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Less commonly than RVOT tachycardias there are tachycardias that arise from the left ventricular outflow tract and the aortic cusp region. These tachycardias may have a very different ECG appearance from RVOT but some left outflow tract tachycardias have more subtle differences for example with earlier R wave transition in the precordium of V2-V3. The pharmacologic responsiveness is generally similar to that of RVOT tachycardias. The threshold for catheter ablation however is generally felt to be higher because of increased risk: left sided access is associated with higher risk of stroke, the coronary artery origins are located near the coronary cusps, the aorta may be mechanically damaged, and the conduction system may be nearby.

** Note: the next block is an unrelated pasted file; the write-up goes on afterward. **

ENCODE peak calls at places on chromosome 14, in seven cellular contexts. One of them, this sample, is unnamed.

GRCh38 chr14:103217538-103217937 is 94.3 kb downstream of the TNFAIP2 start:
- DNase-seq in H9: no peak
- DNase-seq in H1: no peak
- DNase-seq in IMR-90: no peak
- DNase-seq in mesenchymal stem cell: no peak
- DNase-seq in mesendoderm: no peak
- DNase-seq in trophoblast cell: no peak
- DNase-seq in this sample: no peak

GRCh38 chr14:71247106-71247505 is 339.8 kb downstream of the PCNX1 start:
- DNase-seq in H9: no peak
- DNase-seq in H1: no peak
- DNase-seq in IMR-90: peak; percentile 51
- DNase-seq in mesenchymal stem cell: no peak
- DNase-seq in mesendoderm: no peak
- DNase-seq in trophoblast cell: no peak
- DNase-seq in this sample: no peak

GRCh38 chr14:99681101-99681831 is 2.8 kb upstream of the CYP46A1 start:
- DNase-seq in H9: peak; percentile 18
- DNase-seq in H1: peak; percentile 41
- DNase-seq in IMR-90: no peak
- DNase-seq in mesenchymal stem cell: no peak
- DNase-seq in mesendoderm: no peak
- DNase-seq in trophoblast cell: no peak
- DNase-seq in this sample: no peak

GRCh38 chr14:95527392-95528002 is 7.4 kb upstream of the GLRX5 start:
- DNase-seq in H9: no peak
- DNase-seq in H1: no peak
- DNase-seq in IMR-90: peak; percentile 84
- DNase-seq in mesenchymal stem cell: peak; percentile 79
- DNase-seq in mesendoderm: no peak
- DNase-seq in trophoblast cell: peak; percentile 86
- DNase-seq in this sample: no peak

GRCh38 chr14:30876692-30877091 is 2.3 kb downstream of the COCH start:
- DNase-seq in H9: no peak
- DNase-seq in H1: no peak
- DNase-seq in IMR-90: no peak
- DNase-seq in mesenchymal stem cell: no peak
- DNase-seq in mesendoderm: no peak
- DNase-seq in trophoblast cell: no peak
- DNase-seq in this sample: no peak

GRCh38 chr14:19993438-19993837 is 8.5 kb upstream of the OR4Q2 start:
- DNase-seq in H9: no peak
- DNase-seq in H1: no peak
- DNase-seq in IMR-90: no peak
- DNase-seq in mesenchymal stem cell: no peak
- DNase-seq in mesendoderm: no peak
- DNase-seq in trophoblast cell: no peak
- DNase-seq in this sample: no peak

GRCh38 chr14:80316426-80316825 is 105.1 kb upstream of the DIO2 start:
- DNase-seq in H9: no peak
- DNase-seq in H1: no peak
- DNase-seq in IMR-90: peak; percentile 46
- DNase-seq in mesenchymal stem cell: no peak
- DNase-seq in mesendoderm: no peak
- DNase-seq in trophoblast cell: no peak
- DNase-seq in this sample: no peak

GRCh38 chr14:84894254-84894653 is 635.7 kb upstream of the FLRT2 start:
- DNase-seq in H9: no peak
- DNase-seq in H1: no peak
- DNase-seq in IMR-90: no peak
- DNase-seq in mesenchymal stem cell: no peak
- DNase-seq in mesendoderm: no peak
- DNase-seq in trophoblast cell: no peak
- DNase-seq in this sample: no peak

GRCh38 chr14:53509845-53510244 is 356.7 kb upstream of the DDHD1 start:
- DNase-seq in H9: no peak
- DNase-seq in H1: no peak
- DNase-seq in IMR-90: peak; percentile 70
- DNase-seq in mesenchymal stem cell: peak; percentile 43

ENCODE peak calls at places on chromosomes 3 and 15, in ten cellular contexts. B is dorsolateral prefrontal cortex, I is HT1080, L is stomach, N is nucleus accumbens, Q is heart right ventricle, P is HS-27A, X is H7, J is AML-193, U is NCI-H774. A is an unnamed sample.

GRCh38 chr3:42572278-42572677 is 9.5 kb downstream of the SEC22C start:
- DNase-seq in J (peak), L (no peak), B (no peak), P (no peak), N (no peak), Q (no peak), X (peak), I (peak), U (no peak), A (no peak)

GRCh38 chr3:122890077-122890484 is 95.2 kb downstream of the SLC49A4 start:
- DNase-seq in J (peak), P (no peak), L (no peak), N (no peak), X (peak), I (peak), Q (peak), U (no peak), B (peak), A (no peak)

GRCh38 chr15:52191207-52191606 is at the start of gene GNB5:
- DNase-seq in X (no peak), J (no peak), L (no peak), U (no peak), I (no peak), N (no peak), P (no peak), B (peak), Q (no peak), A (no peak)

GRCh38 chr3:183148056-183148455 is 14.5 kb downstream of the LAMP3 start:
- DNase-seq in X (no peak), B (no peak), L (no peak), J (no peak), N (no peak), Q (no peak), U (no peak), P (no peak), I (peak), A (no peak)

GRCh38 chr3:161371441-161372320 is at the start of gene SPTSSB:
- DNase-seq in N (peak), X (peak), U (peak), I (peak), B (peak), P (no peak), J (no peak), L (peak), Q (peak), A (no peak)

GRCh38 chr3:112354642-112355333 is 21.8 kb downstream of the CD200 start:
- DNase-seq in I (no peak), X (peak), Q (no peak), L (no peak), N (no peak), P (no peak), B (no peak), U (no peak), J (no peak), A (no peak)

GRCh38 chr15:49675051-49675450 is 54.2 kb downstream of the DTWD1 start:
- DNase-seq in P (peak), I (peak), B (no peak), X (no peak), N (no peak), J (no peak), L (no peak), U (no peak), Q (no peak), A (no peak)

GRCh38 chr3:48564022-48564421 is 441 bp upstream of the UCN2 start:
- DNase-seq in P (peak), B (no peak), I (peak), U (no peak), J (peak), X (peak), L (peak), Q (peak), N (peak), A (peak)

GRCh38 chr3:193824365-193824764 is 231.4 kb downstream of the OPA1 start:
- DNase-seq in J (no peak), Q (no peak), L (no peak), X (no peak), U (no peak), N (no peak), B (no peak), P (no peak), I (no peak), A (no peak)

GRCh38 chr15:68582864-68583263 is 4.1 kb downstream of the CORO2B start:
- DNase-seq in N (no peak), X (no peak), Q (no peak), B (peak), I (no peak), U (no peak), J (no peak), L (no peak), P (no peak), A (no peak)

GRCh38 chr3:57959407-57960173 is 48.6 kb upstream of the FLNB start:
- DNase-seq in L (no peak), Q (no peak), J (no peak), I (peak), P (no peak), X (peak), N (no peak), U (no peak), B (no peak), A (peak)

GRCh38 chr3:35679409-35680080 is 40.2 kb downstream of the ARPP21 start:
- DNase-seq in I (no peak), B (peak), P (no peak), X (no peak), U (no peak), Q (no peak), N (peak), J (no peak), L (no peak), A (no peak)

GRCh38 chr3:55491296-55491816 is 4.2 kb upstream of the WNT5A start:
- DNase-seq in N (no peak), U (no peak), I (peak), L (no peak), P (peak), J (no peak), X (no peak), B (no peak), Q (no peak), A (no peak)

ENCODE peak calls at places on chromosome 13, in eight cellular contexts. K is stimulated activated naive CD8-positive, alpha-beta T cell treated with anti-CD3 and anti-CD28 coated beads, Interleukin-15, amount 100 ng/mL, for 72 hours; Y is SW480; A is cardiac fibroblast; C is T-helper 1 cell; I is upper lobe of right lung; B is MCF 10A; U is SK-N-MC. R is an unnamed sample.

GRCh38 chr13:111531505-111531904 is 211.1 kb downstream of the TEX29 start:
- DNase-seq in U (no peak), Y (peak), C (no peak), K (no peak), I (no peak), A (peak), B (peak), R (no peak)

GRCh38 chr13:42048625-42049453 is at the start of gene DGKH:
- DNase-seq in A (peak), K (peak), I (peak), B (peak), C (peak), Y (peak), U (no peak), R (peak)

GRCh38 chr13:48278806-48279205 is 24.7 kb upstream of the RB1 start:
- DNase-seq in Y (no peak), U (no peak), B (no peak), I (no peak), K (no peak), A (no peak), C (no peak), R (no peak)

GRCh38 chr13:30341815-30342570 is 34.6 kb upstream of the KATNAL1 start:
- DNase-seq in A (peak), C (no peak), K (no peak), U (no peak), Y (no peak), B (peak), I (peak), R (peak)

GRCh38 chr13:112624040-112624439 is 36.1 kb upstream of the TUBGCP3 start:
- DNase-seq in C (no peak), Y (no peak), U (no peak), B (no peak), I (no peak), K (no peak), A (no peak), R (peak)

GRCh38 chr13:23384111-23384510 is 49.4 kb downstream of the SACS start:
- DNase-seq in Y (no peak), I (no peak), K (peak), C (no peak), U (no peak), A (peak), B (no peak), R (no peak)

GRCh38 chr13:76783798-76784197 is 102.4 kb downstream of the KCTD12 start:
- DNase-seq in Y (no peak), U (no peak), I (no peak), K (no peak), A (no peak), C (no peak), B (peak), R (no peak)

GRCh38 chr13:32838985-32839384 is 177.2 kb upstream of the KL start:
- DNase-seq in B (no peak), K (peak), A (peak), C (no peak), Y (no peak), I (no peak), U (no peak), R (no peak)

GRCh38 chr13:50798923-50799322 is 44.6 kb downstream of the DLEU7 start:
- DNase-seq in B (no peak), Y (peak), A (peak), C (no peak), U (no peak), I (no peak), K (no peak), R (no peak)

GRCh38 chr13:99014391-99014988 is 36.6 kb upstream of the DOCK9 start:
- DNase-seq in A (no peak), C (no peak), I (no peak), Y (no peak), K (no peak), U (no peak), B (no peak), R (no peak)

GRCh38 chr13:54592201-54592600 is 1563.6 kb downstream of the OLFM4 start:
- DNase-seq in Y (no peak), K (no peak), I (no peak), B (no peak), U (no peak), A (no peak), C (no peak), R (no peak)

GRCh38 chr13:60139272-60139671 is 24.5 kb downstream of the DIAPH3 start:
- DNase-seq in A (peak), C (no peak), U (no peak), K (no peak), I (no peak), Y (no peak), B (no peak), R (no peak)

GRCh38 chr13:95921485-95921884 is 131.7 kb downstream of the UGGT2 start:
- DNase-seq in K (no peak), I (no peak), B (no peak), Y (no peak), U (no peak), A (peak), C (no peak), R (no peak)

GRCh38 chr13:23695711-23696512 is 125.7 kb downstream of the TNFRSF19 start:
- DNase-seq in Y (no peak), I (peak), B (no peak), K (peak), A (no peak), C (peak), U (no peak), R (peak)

The next most common site for patients with normal heart ventricular tachycardias is the region of the fascicles, a part of the conduction system that carries the electrical signals to the left side of the heart. These tachycardias are typically of a right bundle branch block pattern.